A reception honoring these new mediators and the faculty/staff Peer Mediation Advisory Council will be held at the International Centre, 2908 University Ave., Wednesday, March 26, from 5 to 7 p.m.
The peer mediation pilot project began the 2002-2003 school year with a goal: that student interest and involvement will help the pilot project evolve into a permanent fixture of UND and the Conflict Resolution Center. All students are encouraged to make use of these skillfully trained peer mediators to assist in conflicts involving relationships, friends, roommates and work groups, and to ultimately improve interpersonal relationships and campus climate by utilizing better communication and conflict resolution skills in all interactions on- and off-campus. Mediation services to UND students are free of charge.
You can reach the peer mediators through the Conflict Resolution Center by calling 777-3664, stopping by the Center at 314 Cambridge St., or e-mailing firstname.lastname@example.org for more information about the service. You can also visit the center’s web site at www.conflictresolution.und.edu.
– Conflict Resolution Center.
Everclear will kick off their spring tour at the Ralph Engelstad Arena Saturday, March 29, at 7:30 p.m. An opening act will be announced later. This is the second year that the University Program Council spring concert will be held at the Ralph. Last year’s concert featured the band Sugar Ray and had more than 6,000 in attendance.
UND students may pick up tickets at the Ralph Engelstad Arena ticket office free of charge. Tickets for non-UND students are available at the box office, by calling Ticketmaster at (701) 772-5151, or online at ticketmaster.com. Ticket price is $22.50 and all tickets are general admission.
Everclear consists of Art Alexakis (vocals, guitar), Craig Montoya (bass, vocals), and Greg Eklund (drums, vocals). The band’s debut album was World of Noise in 1993, but it wasn’t until 1995, when they released Sparkle and Fade that the band captured commercial success with the hit single “Santa Monica.” Everclear has been compared to bands such as Nirvana and Filter, and have toured the United States extensively for the past eight years. Everclear has released five albums with Capitol Records and released their sixth Slow Motion Day Dream, March 11.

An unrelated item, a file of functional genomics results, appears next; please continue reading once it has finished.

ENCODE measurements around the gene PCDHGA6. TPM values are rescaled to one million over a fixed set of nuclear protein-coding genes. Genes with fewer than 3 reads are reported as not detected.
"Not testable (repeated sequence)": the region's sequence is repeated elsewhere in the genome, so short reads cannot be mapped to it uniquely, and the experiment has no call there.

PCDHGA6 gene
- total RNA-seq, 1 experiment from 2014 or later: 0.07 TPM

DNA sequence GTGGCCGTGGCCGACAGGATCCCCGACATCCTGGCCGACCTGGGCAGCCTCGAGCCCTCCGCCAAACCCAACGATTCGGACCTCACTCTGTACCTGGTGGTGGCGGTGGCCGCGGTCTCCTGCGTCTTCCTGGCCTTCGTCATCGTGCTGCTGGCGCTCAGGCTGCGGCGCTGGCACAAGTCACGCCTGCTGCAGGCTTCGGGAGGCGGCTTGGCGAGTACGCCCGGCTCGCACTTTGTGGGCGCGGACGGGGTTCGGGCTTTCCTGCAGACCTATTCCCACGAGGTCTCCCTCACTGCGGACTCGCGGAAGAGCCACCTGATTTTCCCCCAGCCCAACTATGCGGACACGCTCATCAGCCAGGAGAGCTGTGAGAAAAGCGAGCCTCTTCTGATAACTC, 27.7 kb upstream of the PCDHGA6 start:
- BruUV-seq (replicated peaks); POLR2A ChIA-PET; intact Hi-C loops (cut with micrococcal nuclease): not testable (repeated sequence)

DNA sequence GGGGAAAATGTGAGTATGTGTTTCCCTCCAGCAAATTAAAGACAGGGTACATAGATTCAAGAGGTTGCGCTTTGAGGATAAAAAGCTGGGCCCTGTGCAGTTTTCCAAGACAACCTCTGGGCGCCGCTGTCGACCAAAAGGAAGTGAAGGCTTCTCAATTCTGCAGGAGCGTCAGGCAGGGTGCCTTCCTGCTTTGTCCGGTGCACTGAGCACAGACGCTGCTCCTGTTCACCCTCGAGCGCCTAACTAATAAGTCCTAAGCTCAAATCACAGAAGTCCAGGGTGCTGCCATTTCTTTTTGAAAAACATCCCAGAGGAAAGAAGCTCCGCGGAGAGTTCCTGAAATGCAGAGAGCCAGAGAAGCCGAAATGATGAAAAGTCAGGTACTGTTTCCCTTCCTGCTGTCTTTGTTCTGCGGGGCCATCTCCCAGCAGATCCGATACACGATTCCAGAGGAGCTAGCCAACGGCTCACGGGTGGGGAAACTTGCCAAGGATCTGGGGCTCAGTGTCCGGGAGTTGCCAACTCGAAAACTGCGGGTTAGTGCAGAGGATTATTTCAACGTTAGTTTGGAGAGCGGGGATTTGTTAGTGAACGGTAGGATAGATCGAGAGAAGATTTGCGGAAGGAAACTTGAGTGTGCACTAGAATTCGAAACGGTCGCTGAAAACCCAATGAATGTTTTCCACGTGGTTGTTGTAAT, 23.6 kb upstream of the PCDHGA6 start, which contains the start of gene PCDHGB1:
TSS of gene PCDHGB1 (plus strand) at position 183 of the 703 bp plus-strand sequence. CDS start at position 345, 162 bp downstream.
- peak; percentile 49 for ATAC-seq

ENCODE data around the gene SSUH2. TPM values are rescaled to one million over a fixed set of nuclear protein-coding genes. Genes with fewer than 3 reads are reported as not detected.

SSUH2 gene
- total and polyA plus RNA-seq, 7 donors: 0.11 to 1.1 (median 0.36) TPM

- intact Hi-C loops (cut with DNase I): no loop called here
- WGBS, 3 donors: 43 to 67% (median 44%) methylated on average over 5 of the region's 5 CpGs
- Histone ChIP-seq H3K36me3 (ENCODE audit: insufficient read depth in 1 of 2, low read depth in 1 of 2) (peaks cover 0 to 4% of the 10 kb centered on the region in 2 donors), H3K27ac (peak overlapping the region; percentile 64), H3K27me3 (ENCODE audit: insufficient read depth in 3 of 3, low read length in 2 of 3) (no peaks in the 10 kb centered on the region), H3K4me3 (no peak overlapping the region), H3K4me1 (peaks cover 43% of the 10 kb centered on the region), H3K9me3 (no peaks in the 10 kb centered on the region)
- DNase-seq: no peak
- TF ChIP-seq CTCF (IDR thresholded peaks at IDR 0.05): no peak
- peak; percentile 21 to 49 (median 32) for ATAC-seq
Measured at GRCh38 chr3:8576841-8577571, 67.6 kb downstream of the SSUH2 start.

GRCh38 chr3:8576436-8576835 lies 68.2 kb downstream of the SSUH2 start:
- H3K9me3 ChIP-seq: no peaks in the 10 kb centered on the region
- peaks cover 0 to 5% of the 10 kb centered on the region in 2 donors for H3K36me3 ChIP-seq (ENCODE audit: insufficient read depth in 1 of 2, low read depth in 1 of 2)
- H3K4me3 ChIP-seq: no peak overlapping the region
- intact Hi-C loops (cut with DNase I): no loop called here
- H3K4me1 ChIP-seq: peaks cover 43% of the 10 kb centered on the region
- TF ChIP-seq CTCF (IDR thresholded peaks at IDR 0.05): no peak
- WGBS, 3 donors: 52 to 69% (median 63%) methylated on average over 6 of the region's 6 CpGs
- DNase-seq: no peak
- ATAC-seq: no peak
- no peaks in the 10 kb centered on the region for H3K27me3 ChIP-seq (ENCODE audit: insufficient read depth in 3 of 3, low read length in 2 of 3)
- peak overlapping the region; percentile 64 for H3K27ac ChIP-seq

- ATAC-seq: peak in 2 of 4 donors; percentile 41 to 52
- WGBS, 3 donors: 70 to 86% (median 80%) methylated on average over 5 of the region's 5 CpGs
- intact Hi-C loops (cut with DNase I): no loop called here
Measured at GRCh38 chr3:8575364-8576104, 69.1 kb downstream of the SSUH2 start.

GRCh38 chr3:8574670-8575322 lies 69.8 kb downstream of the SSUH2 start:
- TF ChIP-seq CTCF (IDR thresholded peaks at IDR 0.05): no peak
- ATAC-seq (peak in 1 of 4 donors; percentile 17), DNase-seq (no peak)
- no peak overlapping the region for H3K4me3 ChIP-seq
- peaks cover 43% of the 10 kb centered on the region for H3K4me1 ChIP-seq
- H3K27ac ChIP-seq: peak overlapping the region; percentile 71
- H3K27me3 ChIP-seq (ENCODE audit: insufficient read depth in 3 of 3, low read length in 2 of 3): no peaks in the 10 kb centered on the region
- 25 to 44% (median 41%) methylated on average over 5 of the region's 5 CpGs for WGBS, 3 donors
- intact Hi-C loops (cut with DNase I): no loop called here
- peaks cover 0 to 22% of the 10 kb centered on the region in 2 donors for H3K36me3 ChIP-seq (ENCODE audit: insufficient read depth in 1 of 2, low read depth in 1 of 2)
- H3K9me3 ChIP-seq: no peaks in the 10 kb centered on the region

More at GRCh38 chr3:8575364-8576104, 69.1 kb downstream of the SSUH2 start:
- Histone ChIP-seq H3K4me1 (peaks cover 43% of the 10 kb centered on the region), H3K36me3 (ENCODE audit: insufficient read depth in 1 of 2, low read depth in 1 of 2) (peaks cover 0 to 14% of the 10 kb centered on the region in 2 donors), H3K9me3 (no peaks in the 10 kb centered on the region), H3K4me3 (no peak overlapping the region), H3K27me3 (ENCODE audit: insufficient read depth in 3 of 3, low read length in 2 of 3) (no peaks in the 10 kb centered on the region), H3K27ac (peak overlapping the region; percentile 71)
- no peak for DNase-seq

– Ralph Engelstad Arena.
The University Senate will meet Thursday, April 3, at 4:05 p.m. in Room 7, Gamble Hall. Agenda items for this meeting are due in the registrar’s office by noon Thursday, March 20. It is recommended that some detail be included in the agenda items submitted.
– Nancy Krogh (Registrar), Secretary, University Senate
The Institutional Review Board will meet at 3 p.m. Friday, April 4, in 305 Twamley Hall, to consider all research proposals submitted to the Office of Research and Program Development before Tuesday, March 25. Proposals received later will be considered only if a quorum has reviewed them and time permits.
Clinical medical projects must be reviewed by the clinical medical subcommittee before being brought to the full board. Proposals for these projects are due in ORPD Tuesday, March 18.
Notes from the meeting will be available in ORPD approximately one week after the meeting.
– John Madden (Communication Sciences and Disorders), Chair, Institutional Review Board.
The sixth annual Martin Luther King Jr. Awards Celebration will be held Friday, April 4, at the North Dakota Museum of Art. You are invited to a reception from 3 to 3:30 p.m. with an awards program beginning at 3:30 p.m. Chief M.Sgt. Victor Rountree from the Grand Forks Air Force Base will reenact Dr. King’s famous speeches, and eight awards will be presented. April 4 is the 35th anniversary of the assassination of Dr. King.
– Dawn Botsford, Special Events Coordinator, Vice President for Student and Outreach Services Office.
The Woodlands and High Plains Pow Wow will be held Saturday, April 26, at the Bison Sports Arena, NDSU. The one-day pow wow will be “traditional,” meaning that the emphasis will be on celebration rather than competition. The event is expected to attract spectators, dancers, and drum groups from throughout the Midwest.